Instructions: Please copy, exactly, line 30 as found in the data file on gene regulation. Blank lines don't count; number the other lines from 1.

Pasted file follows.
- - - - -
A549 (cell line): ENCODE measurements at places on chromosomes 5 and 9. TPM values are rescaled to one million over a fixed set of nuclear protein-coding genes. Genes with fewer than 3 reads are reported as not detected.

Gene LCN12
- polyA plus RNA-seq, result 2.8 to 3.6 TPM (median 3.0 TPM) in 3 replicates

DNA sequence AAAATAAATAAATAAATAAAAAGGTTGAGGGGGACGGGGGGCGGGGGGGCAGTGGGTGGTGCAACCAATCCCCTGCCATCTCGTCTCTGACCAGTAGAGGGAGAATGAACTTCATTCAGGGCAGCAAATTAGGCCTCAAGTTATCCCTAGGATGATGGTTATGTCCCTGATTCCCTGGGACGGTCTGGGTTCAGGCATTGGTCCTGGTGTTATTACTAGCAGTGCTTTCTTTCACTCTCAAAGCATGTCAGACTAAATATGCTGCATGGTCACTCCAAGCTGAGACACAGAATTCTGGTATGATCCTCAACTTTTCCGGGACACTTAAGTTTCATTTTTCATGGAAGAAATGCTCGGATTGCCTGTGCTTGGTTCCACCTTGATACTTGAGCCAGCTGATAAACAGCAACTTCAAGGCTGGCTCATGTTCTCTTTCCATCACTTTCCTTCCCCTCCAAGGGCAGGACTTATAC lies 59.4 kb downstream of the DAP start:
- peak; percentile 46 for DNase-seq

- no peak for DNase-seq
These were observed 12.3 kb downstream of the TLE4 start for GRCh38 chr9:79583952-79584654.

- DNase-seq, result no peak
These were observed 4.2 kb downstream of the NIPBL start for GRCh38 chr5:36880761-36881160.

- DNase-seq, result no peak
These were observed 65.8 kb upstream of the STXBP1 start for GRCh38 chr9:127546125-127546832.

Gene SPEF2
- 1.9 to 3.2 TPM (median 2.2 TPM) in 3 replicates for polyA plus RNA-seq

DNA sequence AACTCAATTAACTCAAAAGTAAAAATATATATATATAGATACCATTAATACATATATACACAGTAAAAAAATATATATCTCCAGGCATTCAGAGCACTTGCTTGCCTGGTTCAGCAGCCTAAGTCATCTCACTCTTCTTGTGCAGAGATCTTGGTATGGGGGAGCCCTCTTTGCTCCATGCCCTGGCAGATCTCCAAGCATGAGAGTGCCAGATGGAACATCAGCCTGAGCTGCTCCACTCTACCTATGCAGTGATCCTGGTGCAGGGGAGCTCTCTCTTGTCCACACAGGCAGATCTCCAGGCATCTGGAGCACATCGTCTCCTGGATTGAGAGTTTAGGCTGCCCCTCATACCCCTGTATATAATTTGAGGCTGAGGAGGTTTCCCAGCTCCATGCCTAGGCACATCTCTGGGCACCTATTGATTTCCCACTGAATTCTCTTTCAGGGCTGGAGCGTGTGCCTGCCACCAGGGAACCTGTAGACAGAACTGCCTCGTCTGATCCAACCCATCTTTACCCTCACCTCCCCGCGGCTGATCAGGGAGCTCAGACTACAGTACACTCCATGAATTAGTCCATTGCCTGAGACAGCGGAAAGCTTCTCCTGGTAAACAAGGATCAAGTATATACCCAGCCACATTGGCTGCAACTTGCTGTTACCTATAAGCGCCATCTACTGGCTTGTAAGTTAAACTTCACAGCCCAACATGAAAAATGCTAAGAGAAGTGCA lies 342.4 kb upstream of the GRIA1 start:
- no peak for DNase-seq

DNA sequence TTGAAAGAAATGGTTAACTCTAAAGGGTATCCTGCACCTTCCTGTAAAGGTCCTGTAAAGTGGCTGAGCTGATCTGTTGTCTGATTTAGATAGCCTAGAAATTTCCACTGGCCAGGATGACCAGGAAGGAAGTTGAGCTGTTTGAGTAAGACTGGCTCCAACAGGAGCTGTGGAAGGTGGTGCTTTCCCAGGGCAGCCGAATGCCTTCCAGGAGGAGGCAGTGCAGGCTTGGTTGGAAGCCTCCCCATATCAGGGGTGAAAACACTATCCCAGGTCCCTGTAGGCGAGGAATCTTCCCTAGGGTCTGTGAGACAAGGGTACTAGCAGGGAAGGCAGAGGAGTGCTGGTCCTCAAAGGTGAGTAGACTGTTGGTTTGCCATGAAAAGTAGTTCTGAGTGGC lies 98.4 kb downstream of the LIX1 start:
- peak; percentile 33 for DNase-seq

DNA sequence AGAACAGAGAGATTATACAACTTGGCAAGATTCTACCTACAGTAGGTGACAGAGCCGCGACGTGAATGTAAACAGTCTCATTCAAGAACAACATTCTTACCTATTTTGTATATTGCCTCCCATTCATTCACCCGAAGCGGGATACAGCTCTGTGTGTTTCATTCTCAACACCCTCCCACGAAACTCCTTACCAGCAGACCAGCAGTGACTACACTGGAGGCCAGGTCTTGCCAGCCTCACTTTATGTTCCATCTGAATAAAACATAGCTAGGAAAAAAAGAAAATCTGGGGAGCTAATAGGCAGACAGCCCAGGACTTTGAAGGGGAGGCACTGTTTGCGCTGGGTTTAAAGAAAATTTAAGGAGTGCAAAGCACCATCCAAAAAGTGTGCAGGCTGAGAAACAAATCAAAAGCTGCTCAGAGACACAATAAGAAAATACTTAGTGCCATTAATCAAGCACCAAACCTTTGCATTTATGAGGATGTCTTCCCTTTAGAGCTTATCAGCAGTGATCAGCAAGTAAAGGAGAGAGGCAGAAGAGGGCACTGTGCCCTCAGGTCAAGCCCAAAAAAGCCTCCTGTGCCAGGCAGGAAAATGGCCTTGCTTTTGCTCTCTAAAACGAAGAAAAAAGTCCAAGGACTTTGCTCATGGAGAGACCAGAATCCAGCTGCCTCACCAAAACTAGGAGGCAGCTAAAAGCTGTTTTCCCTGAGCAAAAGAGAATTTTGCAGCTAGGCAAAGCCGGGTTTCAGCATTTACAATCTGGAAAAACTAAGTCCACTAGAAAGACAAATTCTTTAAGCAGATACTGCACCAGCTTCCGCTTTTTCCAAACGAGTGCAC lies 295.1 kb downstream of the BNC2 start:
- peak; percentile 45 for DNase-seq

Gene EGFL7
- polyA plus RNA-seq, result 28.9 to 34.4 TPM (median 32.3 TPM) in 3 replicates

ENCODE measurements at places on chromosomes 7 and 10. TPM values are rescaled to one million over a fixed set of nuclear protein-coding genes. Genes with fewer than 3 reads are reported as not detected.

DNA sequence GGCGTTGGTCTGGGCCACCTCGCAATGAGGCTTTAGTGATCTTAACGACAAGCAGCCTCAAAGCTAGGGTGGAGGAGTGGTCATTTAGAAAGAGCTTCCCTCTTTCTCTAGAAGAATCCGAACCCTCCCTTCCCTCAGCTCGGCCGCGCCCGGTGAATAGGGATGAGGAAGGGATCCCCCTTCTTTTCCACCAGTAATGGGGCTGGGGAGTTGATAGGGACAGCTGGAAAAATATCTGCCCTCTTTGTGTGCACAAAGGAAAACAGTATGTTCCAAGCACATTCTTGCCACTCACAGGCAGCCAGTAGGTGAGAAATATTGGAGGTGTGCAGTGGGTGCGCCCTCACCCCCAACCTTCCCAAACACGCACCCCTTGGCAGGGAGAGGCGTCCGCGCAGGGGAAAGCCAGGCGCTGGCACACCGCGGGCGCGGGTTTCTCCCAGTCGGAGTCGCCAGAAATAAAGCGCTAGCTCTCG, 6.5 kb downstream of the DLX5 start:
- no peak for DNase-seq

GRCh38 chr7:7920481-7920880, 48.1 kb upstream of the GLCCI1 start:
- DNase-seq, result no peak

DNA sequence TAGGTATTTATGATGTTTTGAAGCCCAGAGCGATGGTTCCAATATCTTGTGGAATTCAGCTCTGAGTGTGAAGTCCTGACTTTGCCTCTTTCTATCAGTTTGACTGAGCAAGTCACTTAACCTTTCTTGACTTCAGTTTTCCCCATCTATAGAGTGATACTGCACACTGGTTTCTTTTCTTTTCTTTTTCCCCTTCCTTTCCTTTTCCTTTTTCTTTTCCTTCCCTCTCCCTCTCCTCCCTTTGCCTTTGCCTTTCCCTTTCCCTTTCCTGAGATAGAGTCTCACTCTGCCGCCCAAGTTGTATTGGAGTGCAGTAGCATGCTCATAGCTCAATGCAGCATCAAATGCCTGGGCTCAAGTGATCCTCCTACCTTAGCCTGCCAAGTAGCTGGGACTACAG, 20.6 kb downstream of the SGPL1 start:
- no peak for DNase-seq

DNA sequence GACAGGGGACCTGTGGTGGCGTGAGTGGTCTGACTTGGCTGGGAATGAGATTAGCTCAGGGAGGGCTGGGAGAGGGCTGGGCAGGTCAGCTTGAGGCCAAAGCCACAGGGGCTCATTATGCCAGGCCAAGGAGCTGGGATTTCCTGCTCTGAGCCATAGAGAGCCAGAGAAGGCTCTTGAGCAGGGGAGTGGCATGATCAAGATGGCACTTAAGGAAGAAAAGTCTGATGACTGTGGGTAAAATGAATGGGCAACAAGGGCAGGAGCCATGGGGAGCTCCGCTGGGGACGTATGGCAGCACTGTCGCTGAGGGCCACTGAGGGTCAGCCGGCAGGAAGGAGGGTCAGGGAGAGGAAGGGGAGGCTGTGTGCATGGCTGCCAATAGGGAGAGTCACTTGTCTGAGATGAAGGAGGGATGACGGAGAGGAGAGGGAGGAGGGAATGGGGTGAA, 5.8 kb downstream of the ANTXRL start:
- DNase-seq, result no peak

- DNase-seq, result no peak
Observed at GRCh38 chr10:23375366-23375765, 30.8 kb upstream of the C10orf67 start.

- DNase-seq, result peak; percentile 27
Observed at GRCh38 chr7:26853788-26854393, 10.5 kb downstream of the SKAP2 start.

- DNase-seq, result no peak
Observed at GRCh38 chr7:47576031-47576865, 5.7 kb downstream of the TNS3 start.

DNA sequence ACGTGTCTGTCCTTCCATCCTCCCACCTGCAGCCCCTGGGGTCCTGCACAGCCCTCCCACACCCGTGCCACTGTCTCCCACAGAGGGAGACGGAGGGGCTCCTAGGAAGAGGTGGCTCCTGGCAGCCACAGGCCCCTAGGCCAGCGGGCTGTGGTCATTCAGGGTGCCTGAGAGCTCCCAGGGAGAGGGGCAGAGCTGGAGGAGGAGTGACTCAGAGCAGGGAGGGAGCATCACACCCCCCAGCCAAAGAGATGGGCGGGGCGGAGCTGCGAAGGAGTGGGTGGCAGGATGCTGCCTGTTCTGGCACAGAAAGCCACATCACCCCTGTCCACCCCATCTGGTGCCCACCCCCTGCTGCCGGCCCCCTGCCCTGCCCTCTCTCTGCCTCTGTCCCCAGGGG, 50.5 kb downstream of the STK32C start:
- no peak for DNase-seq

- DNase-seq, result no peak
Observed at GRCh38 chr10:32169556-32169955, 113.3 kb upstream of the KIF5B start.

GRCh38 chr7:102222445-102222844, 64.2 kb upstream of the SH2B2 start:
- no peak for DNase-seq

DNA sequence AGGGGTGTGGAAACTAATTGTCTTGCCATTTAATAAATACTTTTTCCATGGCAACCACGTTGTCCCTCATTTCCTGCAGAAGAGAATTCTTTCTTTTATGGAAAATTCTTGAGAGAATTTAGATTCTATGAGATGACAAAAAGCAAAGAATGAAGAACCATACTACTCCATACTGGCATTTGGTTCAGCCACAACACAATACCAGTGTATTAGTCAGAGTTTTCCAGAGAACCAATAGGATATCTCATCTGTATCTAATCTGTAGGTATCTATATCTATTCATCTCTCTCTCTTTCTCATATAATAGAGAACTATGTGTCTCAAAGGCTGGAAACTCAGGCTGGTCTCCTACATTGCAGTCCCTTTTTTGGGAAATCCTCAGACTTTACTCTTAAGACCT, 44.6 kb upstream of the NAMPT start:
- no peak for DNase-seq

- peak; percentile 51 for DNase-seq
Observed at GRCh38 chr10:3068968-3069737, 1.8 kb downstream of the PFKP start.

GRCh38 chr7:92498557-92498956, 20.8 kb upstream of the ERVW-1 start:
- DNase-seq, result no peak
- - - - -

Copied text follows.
- DNase-seq, result no peak